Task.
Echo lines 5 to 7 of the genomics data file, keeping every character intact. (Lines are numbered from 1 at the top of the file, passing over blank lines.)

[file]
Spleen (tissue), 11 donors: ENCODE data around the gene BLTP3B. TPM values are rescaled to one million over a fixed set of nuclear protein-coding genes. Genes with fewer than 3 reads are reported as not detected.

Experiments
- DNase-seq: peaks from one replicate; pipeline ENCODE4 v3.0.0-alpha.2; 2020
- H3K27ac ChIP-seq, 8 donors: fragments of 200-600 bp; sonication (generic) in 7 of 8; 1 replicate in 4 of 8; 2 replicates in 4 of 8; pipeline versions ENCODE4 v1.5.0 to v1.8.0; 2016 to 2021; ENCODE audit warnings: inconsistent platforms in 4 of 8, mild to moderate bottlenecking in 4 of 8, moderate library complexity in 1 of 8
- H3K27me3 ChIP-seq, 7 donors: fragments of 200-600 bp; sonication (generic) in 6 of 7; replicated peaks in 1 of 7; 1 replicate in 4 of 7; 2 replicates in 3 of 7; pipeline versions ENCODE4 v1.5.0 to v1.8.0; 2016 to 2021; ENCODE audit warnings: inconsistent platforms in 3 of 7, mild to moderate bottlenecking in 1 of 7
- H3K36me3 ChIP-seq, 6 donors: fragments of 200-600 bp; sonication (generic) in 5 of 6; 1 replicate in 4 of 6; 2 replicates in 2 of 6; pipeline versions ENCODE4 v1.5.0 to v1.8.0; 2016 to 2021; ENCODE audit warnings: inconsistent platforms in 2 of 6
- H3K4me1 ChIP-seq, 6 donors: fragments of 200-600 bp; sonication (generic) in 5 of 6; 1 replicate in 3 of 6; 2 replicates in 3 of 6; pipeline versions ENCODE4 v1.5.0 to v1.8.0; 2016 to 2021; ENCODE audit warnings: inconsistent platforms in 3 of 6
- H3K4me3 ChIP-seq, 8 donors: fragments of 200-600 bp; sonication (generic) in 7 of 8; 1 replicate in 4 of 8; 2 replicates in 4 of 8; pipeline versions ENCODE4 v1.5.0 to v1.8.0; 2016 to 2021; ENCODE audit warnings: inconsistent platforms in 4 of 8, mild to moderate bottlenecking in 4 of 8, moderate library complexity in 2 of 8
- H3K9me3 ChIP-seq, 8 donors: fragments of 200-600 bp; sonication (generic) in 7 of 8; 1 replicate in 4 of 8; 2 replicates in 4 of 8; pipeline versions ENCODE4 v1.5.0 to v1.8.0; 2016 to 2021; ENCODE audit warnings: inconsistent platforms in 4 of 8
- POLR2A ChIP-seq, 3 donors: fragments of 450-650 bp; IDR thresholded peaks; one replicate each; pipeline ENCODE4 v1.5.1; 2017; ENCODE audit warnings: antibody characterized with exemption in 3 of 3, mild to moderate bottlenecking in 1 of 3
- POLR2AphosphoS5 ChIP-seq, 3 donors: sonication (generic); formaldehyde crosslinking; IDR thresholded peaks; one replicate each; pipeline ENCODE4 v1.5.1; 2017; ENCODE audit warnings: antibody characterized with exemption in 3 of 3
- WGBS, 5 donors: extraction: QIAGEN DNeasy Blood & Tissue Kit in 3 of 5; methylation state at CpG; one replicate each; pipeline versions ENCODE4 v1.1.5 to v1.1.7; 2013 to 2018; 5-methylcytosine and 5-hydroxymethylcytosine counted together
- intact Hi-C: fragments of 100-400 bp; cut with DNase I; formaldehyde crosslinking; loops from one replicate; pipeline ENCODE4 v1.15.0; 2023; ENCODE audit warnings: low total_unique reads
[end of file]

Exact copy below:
- H3K27me3 ChIP-seq, 7 donors: fragments of 200-600 bp; sonication (generic) in 6 of 7; replicated peaks in 1 of 7; 1 replicate in 4 of 7; 2 replicates in 3 of 7; pipeline versions ENCODE4 v1.5.0 to v1.8.0; 2016 to 2021; ENCODE audit warnings: inconsistent platforms in 3 of 7, mild to moderate bottlenecking in 1 of 7
- H3K36me3 ChIP-seq, 6 donors: fragments of 200-600 bp; sonication (generic) in 5 of 6; 1 replicate in 4 of 6; 2 replicates in 2 of 6; pipeline versions ENCODE4 v1.5.0 to v1.8.0; 2016 to 2021; ENCODE audit warnings: inconsistent platforms in 2 of 6
- H3K4me1 ChIP-seq, 6 donors: fragments of 200-600 bp; sonication (generic) in 5 of 6; 1 replicate in 3 of 6; 2 replicates in 3 of 6; pipeline versions ENCODE4 v1.5.0 to v1.8.0; 2016 to 2021; ENCODE audit warnings: inconsistent platforms in 3 of 6